Gothic Lolita aficionados tend to dress all in black, or combine black with minimal accents of white. The must have Lolita accessory is a petticoat or crinoline underskirt to help create the desired silhouette. Heavy stockings or knee–high sox complement large platform shoes – the ne plus ultra of which are Vivienne Westwood’s „rocking horse ballerina” shoes that combine a Geta–style platform with a ballerina flat and ribbons that lace up the leg. In Japan a large purse, bag, or small suitcase is an integral subcultural accessory because in it Lolitas carry extra outfits, make–up, and necessary items of Kawaii (cute). Japanese Gosuroris often carry a very large Vivienne Westwood purse, which prominently displays her orb logo. Other styles of purses range from large leather bat–shaped handbags to handmade (from patterns supplied in The Gothic & Lolita Bible) ruffle–trimmed sacs. The final accessory of importance is a headdress, headband, or hair clips with bows, ribbons, and ruffles on them. There are a multitude of coordinating clothing pieces that make up the main Gothic Lolita wardrobe; many are homemade by crafty seamstresses, and many are purchased from authentic purveyors.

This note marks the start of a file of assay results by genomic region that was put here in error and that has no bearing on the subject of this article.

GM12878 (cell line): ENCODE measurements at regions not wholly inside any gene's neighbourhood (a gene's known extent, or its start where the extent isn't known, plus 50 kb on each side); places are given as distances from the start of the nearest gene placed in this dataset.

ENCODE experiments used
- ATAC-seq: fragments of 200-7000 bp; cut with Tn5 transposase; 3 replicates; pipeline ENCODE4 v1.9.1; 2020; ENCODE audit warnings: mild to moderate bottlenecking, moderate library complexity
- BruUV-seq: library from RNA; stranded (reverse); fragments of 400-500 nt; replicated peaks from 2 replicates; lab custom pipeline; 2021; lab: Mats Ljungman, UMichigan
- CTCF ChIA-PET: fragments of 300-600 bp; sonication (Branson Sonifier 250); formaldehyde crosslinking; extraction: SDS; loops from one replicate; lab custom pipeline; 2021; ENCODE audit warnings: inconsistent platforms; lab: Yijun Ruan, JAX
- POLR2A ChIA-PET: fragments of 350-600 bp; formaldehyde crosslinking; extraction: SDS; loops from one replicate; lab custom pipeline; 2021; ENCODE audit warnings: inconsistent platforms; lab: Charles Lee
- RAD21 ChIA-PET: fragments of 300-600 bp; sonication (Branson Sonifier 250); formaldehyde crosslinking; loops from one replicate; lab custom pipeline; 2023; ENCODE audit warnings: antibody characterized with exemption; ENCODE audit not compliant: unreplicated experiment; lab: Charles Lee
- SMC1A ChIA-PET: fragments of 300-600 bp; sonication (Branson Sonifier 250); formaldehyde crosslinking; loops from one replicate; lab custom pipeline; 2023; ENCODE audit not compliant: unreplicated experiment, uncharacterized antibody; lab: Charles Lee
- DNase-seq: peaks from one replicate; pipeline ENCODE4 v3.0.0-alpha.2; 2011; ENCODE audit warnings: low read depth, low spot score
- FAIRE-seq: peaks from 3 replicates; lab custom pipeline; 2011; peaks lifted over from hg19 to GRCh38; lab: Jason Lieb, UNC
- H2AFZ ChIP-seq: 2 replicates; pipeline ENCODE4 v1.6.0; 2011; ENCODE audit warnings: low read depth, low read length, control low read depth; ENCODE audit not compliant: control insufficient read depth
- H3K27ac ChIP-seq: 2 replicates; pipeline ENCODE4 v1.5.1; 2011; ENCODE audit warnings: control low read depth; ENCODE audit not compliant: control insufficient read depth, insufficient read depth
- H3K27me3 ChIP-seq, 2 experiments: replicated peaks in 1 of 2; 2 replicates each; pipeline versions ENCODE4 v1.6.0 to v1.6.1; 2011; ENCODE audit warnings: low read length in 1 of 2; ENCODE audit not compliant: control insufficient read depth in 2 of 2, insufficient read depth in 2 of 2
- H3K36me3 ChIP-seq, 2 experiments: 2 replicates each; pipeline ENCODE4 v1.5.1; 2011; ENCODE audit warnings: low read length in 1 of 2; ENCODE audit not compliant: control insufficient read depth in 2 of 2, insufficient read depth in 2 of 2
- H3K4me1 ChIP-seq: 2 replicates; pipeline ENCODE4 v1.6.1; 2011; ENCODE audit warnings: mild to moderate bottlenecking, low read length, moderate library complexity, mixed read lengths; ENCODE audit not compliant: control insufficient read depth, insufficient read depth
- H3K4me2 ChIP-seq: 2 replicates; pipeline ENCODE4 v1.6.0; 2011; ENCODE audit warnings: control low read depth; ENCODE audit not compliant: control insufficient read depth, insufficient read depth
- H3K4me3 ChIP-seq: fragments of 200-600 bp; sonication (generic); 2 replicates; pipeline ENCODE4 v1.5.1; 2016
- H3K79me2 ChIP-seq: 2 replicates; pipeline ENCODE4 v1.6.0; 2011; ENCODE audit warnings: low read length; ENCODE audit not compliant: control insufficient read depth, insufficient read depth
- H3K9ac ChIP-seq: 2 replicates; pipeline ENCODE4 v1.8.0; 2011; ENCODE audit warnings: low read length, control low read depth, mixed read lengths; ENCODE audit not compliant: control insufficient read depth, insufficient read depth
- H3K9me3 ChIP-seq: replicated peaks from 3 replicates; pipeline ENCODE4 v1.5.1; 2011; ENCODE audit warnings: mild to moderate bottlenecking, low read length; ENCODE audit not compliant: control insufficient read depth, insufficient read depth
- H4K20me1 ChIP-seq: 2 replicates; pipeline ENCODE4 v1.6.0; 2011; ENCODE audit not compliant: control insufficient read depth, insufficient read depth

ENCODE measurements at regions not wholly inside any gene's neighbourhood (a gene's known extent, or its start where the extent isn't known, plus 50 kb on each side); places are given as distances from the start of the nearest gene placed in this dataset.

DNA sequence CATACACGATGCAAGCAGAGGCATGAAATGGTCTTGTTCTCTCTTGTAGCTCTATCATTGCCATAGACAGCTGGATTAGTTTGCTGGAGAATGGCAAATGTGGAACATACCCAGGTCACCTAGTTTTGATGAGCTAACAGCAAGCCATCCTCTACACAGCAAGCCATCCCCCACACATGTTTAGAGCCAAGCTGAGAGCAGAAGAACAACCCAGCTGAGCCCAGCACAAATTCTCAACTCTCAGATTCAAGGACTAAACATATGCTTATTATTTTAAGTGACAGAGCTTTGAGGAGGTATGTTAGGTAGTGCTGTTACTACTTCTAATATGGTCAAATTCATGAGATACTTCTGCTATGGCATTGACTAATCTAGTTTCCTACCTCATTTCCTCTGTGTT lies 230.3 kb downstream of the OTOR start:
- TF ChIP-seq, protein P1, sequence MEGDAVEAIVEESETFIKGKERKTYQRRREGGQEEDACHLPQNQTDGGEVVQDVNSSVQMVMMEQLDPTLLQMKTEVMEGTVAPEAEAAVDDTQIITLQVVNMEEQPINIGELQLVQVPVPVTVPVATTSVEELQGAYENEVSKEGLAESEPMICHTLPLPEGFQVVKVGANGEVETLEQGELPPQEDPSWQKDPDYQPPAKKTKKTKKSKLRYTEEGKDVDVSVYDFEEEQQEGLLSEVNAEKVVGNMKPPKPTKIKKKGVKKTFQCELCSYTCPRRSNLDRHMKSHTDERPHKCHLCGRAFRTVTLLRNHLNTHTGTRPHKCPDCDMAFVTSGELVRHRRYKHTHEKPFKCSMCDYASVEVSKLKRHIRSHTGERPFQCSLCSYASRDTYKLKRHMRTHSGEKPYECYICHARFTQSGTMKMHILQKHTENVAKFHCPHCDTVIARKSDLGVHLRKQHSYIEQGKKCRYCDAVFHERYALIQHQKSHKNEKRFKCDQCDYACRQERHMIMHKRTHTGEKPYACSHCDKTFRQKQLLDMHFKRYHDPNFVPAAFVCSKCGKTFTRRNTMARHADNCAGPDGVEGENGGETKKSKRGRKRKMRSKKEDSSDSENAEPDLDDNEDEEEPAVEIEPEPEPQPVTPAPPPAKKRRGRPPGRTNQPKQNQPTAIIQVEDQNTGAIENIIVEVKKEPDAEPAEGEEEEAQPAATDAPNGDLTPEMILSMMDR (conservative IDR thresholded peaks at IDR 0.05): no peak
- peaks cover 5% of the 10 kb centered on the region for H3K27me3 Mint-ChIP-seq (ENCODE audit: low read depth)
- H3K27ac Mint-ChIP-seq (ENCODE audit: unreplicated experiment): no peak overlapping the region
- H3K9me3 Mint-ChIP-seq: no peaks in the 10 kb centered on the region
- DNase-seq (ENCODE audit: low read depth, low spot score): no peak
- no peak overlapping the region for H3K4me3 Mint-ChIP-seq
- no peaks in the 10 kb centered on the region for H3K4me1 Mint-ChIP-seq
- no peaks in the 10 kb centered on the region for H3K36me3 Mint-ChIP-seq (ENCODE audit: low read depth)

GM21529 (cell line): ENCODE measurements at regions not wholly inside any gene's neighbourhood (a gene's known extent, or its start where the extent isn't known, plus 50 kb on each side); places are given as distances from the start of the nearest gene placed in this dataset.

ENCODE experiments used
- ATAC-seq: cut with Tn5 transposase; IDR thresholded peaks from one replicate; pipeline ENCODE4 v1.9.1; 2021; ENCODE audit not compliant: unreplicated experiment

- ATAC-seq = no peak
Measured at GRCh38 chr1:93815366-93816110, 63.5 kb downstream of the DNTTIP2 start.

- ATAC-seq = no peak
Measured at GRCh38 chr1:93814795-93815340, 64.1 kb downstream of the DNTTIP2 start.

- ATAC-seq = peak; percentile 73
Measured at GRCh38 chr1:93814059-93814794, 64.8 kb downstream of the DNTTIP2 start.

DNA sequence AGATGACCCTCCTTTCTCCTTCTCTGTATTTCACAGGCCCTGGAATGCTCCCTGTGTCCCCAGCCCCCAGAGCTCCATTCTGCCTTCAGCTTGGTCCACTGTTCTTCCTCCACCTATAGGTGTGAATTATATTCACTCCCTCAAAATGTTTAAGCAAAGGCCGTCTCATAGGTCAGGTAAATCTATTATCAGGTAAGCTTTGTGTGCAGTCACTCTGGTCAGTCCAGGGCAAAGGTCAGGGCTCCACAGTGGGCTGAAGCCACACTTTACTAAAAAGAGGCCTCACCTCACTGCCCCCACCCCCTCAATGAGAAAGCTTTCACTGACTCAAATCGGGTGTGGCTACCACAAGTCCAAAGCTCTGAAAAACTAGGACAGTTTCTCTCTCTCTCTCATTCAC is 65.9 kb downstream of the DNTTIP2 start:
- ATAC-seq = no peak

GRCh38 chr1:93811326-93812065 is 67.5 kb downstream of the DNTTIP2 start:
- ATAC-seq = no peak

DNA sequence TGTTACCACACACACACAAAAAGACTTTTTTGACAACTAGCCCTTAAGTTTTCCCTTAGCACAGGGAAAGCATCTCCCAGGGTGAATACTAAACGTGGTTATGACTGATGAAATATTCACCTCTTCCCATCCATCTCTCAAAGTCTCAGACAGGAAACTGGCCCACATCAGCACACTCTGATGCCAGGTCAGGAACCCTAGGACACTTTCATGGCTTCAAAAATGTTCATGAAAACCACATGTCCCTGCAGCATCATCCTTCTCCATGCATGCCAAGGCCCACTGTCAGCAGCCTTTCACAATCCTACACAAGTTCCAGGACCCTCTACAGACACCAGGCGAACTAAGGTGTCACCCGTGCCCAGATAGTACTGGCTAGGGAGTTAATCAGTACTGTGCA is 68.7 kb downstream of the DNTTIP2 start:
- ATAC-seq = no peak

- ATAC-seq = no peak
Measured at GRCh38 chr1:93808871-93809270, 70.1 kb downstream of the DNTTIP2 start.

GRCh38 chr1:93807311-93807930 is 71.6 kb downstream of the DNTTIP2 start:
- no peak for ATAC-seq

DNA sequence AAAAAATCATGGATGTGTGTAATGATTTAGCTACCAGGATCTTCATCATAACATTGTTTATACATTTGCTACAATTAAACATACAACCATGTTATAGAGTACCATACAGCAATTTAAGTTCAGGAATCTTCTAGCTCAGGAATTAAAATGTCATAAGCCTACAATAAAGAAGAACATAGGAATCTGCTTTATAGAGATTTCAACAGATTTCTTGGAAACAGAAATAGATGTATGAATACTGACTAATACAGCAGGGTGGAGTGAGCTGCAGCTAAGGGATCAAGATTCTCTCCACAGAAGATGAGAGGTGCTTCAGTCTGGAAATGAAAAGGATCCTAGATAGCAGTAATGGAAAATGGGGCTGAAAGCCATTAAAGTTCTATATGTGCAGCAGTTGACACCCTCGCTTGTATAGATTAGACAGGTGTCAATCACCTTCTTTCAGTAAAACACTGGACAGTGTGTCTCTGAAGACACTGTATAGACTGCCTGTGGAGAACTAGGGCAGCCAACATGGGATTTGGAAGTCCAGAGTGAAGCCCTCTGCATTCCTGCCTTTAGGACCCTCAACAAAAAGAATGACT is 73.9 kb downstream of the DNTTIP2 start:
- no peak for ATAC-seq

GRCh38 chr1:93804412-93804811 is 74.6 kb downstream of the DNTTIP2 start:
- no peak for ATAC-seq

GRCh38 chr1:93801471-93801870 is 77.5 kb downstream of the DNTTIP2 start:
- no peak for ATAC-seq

Elegant Gothic Lolita (EGL) and Elegant Gothic Aristocrat (EGA) are two styles that harmonize with Gothic Lolita. Both variations lean towards a more mature version of Lolita dress, and they can accompany a Lolita as she ages. The clothing is styled by the Moi–même–Moitié clothing label. EGA can incorporate long floor–length skirts or even wide–legged pants and an androgynous appearance, while EGL almost always follows a traditional Lolita silhouette all in black. For American Lolitas, EGL is particularly attractive, and it has become a default term for describing the spin that American Lolitas have put on the traditional Japanese Gosurori look.
Japan and Gothic Lolita’s origins